Transformers is “more than meets the eye.” No, it’s not some cheesy 1980s cartoon series inspired by the Hasbro toy line. No, it’s not a nerdy, childish, sci-fi obsession of a robot-fixated generation. Surprisingly, it’s the very definition of a successful, modern, summer action motion picture.
Transformers possesses all the goods to please multiple demographics — including the young, the old, and the non-biological extraterrestrials. With a solid story, impressive action, seamless CGI effects, and lowbrow humor, Transformers is a loud, metal-clashing funfest for your average moviegoer and a lubricating dream for Transformers fans.
When high school student Sam Witwicky (Shia LaBeouf) goes to buy his first car, he is immediately drawn to a 1977 yellow Chevrolet Camaro with racing stripes. What’s more shocking is the car is also drawn to Sam. Once the purchase is made, the car communicates via radio and assists Sam in getting to know his crush, Mikaela Banes (Megan Fox).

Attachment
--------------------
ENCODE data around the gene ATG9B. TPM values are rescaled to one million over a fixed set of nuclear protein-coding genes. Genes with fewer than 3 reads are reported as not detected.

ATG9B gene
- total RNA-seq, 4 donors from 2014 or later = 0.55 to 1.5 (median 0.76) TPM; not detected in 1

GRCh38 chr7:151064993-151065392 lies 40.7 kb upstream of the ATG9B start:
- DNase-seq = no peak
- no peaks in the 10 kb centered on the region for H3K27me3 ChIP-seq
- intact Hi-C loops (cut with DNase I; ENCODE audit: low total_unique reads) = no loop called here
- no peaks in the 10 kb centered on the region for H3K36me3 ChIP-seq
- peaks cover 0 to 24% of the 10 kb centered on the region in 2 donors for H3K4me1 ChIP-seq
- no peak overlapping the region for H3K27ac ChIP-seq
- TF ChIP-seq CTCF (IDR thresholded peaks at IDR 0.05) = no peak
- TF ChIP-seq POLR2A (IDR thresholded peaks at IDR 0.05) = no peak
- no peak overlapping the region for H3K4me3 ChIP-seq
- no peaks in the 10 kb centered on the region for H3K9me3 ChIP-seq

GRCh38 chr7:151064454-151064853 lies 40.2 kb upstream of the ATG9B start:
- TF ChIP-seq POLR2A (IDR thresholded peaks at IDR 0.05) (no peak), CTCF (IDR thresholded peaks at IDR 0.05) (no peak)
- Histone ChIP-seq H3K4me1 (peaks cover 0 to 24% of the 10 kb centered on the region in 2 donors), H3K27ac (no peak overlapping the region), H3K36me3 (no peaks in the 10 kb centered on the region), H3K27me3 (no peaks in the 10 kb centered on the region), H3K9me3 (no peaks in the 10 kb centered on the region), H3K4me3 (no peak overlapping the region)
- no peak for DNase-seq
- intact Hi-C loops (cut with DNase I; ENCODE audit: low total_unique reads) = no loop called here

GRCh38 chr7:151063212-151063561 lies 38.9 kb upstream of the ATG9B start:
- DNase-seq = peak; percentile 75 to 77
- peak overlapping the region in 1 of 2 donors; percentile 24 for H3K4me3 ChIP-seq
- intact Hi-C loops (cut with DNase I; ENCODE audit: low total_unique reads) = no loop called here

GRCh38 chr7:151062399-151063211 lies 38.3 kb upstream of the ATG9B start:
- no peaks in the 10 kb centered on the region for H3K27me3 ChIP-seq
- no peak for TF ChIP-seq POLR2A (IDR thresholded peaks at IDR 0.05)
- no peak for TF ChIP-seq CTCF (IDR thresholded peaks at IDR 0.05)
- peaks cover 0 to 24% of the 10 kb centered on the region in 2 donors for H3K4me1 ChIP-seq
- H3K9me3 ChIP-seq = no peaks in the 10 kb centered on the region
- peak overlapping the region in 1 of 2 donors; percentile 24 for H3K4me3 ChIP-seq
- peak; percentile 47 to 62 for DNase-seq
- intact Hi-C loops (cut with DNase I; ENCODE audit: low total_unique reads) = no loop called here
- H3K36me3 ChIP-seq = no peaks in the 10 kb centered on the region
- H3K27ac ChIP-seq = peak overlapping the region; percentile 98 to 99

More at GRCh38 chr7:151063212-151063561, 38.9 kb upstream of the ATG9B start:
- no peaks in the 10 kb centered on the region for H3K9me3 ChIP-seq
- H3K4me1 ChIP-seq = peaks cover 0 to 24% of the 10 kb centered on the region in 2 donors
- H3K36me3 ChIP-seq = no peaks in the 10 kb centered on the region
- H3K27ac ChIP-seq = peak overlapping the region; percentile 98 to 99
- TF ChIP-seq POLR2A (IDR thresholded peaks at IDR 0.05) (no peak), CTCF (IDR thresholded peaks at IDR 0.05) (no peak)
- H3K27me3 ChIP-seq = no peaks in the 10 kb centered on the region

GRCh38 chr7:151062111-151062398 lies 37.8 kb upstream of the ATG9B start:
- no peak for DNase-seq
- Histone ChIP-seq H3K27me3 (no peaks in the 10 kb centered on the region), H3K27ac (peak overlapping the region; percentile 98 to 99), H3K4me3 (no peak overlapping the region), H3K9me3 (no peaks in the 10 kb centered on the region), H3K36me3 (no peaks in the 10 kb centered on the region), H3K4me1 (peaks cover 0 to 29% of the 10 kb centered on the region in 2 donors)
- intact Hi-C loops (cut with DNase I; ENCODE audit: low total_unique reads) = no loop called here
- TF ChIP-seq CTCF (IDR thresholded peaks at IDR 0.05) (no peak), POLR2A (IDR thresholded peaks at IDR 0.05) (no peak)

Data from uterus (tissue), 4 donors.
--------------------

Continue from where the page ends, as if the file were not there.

Sam soon realizes that his car is really an Autobot named Bumblebee, sent from the planet Cybertron to protect him. With this discovery, Sam enters the world of transforming alien robots. Optimus Prime (Richard Cullen), a Peterbilt truck, leads additional Autobots and assists Sam and Mikaela in locating the Allspark, a powerful cube that is the key to human survival. But, where there is good, there is also evil.
Megatron (Hugo Weaving), leader of the Decepticons, remains cryogenically frozen underground. But his fellow Decepticons (including Barricade, a police interceptor and Starscream, an F-22 jet) intend to revive him and take over the world. As the Autobots and Decepticons collide in an all-out brawl for control of the Allspark, it is Sam who carries the weight of the world on his shoulders.
Notorious for earsplitting, larger-than-life, explosive motion pictures, director Michael Bay fortunately remains in his pigeon-hole with Transformers. “This is easily one-hundred times cooler than Armageddon,” shouts one of the film’s extras when the Autobots rain onto the Earth like meteors. Much like with Armageddon, Bay succeeds in treating audiences to a dynamic storyline with heart-pumping action.